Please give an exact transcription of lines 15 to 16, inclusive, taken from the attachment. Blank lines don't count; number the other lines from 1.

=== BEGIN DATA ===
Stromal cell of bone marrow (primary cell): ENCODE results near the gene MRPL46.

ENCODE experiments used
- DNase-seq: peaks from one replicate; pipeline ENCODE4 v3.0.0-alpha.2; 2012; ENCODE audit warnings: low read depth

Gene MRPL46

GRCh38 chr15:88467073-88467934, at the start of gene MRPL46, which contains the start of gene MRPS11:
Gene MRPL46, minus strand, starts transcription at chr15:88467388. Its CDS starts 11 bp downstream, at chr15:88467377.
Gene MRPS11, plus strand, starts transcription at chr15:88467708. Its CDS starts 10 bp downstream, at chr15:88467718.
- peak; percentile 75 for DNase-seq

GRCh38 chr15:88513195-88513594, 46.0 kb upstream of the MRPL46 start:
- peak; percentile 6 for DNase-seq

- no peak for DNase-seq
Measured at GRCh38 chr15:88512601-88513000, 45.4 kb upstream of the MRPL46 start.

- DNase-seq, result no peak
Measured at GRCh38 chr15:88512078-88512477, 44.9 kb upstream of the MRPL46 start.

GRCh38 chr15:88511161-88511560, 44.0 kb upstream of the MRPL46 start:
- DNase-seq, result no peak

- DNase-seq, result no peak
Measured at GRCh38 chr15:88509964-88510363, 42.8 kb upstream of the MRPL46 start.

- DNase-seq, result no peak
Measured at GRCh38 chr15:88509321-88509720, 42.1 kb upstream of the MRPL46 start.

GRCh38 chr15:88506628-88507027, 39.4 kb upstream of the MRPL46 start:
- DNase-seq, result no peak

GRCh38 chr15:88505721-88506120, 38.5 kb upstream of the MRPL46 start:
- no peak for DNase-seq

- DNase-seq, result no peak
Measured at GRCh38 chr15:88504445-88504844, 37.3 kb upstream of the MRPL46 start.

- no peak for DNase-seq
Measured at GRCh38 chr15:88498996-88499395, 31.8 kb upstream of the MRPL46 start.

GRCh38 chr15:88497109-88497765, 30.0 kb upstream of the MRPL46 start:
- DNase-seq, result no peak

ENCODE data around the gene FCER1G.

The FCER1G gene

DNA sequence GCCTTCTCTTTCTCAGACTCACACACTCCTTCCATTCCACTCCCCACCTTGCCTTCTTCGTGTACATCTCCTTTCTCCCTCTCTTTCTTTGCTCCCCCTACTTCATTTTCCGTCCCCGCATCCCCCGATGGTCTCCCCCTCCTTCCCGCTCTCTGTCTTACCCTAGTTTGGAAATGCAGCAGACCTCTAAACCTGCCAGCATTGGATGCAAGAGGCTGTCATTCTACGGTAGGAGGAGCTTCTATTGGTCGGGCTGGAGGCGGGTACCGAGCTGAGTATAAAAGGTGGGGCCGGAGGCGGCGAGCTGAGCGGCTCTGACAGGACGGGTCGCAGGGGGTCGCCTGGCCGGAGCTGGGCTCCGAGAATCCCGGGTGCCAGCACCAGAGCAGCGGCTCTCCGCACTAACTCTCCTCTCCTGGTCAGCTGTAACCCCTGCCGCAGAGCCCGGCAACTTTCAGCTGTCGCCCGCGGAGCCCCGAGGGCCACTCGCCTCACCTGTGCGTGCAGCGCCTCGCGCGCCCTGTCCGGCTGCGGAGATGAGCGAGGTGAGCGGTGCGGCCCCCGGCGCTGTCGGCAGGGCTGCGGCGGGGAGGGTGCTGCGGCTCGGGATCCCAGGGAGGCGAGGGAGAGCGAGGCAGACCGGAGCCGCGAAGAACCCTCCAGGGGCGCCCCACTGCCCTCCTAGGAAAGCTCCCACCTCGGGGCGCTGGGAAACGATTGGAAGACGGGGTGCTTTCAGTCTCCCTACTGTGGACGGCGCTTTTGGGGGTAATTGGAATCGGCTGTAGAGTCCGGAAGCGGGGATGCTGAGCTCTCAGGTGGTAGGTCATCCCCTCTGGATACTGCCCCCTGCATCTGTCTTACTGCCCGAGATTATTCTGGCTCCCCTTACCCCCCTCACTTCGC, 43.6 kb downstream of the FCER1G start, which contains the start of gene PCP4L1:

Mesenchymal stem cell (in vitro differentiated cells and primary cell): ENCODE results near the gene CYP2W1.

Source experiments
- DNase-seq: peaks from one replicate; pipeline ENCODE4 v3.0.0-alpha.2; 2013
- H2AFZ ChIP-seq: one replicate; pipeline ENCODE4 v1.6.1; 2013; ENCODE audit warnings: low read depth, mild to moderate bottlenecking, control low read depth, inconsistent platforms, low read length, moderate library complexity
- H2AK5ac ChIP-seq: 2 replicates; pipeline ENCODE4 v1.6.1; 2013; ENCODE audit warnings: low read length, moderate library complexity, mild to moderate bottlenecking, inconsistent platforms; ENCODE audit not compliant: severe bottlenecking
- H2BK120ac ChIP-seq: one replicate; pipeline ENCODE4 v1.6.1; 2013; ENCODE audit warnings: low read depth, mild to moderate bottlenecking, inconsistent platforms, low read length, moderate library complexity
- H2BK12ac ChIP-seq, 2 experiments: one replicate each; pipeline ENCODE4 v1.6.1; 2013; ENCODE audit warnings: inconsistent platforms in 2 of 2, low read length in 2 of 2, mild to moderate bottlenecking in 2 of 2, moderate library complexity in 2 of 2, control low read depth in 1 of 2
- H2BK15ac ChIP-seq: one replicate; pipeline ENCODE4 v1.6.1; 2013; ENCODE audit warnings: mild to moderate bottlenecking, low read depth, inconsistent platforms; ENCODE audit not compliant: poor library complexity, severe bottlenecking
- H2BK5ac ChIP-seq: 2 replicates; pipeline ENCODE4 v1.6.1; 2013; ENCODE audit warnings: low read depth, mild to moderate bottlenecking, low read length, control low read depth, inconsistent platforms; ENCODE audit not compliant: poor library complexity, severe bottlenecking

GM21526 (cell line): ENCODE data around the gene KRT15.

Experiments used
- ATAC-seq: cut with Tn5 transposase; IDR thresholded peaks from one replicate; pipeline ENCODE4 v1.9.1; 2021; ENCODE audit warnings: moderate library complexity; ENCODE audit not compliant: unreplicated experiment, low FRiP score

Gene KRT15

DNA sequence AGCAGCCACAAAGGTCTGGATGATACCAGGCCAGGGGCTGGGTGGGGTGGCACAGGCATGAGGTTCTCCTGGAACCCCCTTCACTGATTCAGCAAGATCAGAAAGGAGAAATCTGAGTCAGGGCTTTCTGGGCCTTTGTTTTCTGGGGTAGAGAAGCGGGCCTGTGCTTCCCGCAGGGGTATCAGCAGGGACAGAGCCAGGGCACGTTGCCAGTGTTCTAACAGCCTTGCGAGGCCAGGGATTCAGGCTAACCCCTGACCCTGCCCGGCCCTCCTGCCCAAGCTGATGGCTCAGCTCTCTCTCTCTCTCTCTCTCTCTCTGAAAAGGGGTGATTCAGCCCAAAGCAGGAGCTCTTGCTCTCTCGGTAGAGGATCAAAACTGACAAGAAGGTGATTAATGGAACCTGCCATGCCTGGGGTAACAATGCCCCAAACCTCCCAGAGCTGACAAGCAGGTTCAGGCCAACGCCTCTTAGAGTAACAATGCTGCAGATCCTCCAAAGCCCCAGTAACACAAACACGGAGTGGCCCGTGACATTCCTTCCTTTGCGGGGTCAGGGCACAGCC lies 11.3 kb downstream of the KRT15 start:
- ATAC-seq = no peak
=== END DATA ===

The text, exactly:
GRCh38 chr15:88511161-88511560, 44.0 kb upstream of the MRPL46 start:
- DNase-seq, result no peak